SINGAPORE (Aug 5): In early 2017, I bought some units in CapitaLand Commercial Trust to ride the tightening supply of top-end office space in Singapore. Even though stocks were rising, there was a fair amount of nervousness in the market. But I figured I would still earn a decent yield from CCT amid the volatility.

As it happened, the real estate investment trust (REIT), which owns properties such as Capital Tower, CapitaGreen and Six Battery Road, proved to be a really good investment. Over the last 2½ years, it paid out copious amounts of cash while the market price of its units soared. But CCT is now looking expensive, in my view. It reported a distribution per unit (DPU) of 8.7 cents for 2018, and 4.4 cents for 1H2019. So, when its units closed at a high of $2.30 on July 5, they would have been trading at a yield of less than 4%.

Unfortunately, I missed that opportunity to sell, and the market price of units in CCT has since fallen. Part of the recent decline in CCT could be attributed to its units trading ex for distributions totalling more than five cents per unit. More importantly, some investors might be realising that they face heightened risk of being diluted, as CCT’s currently healthy market valuation provides its manager with an opportunity to pursue a more intensive pace of acquisitions and capital-raising activity.

In an announcement dated July 17, less than a fortnight after units in CCT hit their recent closing peak, its manager unveiled a proposal to raise some $220 million through a placement of new units. CCT’s manager subsequently said more than 105 million new units had been sold at $2.095 each. Although the placement price was at the top end of the expected range of $2.043 to $2.105, it was still a more than 3.7% discount to the volume weighted average market price of CCT’s units of $2.1762 on July 17.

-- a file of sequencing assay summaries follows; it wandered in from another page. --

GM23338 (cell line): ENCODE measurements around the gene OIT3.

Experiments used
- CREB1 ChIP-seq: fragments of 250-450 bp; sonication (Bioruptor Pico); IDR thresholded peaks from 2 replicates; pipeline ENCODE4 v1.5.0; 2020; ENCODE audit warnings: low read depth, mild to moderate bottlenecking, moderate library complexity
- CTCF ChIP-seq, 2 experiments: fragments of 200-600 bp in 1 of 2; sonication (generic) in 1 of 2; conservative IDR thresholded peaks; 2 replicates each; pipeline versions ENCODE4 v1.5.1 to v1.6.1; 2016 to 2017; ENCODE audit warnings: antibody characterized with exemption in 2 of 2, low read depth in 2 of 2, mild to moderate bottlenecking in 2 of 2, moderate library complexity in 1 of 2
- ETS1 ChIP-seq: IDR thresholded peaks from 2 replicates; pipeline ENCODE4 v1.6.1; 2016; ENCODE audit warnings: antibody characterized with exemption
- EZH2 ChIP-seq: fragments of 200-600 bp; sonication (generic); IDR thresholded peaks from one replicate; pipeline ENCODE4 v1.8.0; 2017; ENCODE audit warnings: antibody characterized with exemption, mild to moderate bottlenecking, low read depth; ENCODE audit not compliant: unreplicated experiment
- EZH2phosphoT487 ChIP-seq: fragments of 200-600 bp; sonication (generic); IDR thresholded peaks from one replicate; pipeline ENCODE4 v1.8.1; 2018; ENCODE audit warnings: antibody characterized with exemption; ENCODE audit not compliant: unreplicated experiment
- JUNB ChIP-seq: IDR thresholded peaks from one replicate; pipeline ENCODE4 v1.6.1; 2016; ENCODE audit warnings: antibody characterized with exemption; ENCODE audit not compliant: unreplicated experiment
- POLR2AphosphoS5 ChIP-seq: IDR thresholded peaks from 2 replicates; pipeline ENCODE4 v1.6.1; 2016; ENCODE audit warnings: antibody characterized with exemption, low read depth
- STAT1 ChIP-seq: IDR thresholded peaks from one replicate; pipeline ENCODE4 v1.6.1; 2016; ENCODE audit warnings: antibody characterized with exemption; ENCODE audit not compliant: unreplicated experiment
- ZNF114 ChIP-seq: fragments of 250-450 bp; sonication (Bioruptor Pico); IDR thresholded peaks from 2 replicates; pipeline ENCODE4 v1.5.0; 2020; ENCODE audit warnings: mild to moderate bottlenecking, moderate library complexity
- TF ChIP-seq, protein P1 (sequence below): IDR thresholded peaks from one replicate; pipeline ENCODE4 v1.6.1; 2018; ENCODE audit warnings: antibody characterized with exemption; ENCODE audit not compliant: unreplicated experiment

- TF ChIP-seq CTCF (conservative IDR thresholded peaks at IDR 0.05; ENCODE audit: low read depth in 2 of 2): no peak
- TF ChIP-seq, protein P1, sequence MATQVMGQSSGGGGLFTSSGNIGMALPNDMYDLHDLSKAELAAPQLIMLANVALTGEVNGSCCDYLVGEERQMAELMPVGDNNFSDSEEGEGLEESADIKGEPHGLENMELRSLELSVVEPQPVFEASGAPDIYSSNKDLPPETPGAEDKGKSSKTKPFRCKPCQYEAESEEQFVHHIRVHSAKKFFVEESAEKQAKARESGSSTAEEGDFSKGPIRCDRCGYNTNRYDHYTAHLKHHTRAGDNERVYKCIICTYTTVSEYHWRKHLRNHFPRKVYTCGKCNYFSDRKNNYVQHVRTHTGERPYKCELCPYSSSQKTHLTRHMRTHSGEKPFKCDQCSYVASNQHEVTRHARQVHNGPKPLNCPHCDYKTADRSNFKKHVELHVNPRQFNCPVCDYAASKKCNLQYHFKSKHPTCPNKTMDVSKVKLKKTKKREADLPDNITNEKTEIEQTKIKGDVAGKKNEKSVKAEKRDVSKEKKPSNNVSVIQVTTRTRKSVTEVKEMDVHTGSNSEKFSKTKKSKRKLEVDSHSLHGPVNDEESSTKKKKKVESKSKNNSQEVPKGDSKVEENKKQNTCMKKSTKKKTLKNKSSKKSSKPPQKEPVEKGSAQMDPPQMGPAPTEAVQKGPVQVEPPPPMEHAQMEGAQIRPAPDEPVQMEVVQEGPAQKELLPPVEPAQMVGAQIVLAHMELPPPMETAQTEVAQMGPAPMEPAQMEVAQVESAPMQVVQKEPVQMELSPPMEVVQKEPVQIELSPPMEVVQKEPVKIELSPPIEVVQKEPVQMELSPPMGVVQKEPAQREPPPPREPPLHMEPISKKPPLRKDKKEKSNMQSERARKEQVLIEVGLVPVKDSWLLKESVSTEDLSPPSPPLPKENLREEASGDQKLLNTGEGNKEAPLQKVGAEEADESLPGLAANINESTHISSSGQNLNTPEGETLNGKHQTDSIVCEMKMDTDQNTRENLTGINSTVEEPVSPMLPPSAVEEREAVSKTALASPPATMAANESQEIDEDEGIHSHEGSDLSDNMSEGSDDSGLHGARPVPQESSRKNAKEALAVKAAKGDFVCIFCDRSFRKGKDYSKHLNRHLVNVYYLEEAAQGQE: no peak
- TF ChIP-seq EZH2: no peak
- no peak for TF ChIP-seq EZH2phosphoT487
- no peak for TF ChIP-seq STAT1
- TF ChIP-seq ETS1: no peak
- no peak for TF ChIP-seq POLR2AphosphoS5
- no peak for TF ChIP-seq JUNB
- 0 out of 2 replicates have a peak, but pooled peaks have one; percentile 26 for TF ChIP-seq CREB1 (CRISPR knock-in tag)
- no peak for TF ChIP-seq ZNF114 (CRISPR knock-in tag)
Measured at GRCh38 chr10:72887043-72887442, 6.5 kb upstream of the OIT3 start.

Investors who bought units in CCT during the few weeks leading up to July 17 would probably be feeling short-changed by the placement. They have effectively been diluted by the issue of new units to other investors at a lower price than they paid. On the other hand, long-time unitholders like me, who got in at a much lower price than $2.095, might not mind quite as much. In fact, there is something to be said for widening CCT’s investor base through such placements to support the expansion and diversification of the REIT’s asset portfolio.

Still, CCT’s recent placement has obviously impaired the immediate realisable value of its units. While the market price of CCT’s units prior to July 17 was being set by trading in the secondary market, the REIT’s market price since then is being influenced by the price information from the placement. If CCT plans to make more acquisitions and partly fund them through further such placements of new units, the market price of its units could well be stuck around $2.095 for a while. They closed at $2.06 on Aug 1.